Scene calm before frenzy of big game, planned protests
ATLANTA /January 8, 2018 (AP)(STL.News) — A light, cold rain fell on the fans tailgating and wandering around downtown Atlanta ahead of Monday night’s College Football Playoff title game, but there were no anti-Trump demonstrators in sight.
At least two groups have announced plans to protest President Donald Trump’s visit to Atlanta for the game, which was set to kick off after 8 p.m. But their announced actions were scheduled for later in the day, closer to the time of the president’s arrival.
With the rain’s unpleasantness compounded by temperatures in the 30s, many fans — decked out in University of Georgia red-and-black or University of Alabama crimson — sought refuge inside nearby restaurants and the Georgia World Congress Center, waiting for the stadium gates to open. Crowds were sparse for most of the day’s concerts in Centennial Olympic Park.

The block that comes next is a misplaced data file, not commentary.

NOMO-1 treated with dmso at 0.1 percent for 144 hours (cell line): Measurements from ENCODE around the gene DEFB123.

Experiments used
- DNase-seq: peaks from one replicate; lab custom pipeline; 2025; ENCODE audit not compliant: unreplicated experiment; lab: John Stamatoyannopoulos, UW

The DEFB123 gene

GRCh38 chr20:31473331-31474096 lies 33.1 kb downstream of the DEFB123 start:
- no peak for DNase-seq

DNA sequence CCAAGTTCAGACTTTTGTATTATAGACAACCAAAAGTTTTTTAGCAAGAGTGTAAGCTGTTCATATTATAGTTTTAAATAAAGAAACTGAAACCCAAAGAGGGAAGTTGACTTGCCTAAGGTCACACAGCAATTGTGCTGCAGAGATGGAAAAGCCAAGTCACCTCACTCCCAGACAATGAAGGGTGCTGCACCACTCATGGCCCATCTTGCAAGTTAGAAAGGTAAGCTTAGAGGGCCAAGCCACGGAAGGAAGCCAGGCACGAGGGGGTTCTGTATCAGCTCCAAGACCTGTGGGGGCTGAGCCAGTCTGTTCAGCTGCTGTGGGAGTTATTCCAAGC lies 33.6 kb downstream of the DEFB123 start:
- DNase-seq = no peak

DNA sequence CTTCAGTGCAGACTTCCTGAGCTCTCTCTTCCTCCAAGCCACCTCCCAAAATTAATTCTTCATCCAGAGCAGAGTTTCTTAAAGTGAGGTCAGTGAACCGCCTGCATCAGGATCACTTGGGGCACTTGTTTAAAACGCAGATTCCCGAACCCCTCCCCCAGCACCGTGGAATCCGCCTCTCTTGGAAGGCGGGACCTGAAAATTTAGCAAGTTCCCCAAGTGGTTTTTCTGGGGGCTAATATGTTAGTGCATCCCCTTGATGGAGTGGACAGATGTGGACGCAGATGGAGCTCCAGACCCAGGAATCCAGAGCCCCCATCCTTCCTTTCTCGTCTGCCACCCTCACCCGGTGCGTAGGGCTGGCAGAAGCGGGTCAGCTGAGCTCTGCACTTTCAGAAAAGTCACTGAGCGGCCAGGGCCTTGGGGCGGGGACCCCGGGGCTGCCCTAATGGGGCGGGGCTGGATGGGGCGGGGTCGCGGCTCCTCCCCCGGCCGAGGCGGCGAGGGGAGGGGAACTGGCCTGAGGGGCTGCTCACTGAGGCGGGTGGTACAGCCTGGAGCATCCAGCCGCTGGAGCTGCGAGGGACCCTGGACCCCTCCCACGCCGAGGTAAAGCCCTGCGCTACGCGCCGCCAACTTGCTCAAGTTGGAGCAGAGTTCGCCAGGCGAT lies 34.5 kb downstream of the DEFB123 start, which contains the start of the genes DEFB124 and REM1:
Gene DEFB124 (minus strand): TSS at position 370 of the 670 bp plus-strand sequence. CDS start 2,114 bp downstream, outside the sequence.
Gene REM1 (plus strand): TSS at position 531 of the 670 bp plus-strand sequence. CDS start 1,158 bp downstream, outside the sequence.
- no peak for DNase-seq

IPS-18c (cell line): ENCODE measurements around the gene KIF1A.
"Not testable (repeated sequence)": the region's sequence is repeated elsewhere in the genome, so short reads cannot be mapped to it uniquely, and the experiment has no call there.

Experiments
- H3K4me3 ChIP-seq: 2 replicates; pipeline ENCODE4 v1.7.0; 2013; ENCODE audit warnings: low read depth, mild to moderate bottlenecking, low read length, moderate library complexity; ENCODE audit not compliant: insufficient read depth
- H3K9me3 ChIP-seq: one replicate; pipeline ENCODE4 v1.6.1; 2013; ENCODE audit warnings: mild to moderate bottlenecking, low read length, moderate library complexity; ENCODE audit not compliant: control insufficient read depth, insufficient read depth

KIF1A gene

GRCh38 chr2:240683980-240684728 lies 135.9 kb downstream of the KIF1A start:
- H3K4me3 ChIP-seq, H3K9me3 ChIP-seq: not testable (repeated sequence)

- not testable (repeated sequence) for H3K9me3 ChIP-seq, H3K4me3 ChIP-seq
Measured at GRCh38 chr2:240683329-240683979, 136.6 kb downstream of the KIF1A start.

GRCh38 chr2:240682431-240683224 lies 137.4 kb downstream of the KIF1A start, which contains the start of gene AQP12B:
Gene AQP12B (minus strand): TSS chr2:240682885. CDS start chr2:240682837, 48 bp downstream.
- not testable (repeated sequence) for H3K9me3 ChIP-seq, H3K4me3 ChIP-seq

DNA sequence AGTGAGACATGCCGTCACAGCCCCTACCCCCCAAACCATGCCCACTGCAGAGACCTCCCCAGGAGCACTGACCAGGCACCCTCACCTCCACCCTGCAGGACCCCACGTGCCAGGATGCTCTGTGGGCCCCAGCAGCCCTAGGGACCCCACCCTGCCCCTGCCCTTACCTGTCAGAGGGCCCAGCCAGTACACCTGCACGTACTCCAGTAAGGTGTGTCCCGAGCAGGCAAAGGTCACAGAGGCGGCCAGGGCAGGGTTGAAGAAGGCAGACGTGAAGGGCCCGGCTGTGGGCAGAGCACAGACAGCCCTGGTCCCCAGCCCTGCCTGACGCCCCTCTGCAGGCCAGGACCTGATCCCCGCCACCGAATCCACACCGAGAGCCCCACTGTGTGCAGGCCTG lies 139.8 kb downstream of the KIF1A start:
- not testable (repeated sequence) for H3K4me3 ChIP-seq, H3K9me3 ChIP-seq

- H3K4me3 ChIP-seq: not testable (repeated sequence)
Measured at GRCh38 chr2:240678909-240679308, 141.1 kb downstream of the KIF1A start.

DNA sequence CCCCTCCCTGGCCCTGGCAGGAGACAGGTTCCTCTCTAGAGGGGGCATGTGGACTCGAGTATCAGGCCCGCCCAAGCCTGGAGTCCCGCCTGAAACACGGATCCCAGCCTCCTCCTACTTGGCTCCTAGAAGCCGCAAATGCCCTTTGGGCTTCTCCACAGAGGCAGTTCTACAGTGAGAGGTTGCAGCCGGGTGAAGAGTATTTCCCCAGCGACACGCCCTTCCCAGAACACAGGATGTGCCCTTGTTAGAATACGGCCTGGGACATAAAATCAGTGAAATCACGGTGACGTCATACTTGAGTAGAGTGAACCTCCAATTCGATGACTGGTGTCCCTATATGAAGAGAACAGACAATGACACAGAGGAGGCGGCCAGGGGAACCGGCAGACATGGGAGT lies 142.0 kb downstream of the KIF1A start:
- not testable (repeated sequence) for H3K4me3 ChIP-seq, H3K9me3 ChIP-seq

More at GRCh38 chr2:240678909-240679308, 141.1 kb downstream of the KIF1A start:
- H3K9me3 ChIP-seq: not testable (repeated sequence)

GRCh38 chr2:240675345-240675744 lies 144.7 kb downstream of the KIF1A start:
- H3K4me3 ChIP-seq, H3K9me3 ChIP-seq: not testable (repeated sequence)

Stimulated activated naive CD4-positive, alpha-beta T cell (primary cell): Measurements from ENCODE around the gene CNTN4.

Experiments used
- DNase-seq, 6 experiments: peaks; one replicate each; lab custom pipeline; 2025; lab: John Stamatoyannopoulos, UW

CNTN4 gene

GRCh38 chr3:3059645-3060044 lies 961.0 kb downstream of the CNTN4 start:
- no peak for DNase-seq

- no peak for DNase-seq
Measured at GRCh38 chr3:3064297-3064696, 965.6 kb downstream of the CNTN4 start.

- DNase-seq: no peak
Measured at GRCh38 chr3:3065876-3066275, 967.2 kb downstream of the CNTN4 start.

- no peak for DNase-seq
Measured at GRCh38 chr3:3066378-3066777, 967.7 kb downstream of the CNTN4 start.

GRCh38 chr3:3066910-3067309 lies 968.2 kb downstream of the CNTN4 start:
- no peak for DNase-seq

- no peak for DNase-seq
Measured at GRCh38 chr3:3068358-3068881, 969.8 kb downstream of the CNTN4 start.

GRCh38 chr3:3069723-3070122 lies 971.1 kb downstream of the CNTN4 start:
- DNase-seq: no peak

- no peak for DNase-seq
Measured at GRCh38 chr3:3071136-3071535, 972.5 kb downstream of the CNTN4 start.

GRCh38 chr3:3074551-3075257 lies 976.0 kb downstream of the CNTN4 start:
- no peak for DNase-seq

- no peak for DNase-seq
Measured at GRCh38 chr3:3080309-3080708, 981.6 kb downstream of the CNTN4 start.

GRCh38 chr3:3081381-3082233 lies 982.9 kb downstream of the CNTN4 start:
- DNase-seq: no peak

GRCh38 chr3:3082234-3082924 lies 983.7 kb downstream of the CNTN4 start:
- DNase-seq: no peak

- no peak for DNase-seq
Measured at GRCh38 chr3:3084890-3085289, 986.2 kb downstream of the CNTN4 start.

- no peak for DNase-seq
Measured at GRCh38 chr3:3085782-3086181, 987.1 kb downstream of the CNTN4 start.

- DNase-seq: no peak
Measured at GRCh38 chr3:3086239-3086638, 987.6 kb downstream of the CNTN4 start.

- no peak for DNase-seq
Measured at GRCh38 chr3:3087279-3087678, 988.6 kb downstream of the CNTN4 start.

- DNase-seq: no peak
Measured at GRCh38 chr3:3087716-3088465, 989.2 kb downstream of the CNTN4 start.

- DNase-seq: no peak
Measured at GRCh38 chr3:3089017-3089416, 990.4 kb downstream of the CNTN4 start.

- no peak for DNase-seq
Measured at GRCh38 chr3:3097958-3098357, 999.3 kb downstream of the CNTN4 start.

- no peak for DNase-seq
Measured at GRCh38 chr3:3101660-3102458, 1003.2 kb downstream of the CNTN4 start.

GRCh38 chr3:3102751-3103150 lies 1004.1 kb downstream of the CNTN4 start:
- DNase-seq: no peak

Cars clogged streets around the stadium, and some garages were charging as much as $60 to park for the evening.
The NAACP urged people to wear white and wave white towels in the stadium whenever the president appears, mocking the “snowflake” insult Trump supporters make against the president’s opponents.
“We’re going to make a snowflake turn into a mighty blizzard inside of Mercedes-Benz Stadium when Mr. Trump comes,” Gerald Griggs, a vice president of the Atlanta branch of the National Association for the Advancement of Colored People, said at a news conference Monday.
The organization also planned a “Twitter storm” beginning at 6 p.m. and continuing through the end of the game. They plan to use the hashtag #AllTrumpsLies to highlight what they say are lies told by the president.
Another group, Refuse Fascism ATL, said it was planning a demonstration outside CNN’s world headquarters near Mercedes-Benz Stadium. The group plans to “take a knee” there at 6:30 p.m.
Atlanta police set up designated areas for demonstrations and said they wouldn’t interfere unless protesters break the law. Local, state and federal law enforcement authorities said they’ve worked for months to develop security plans.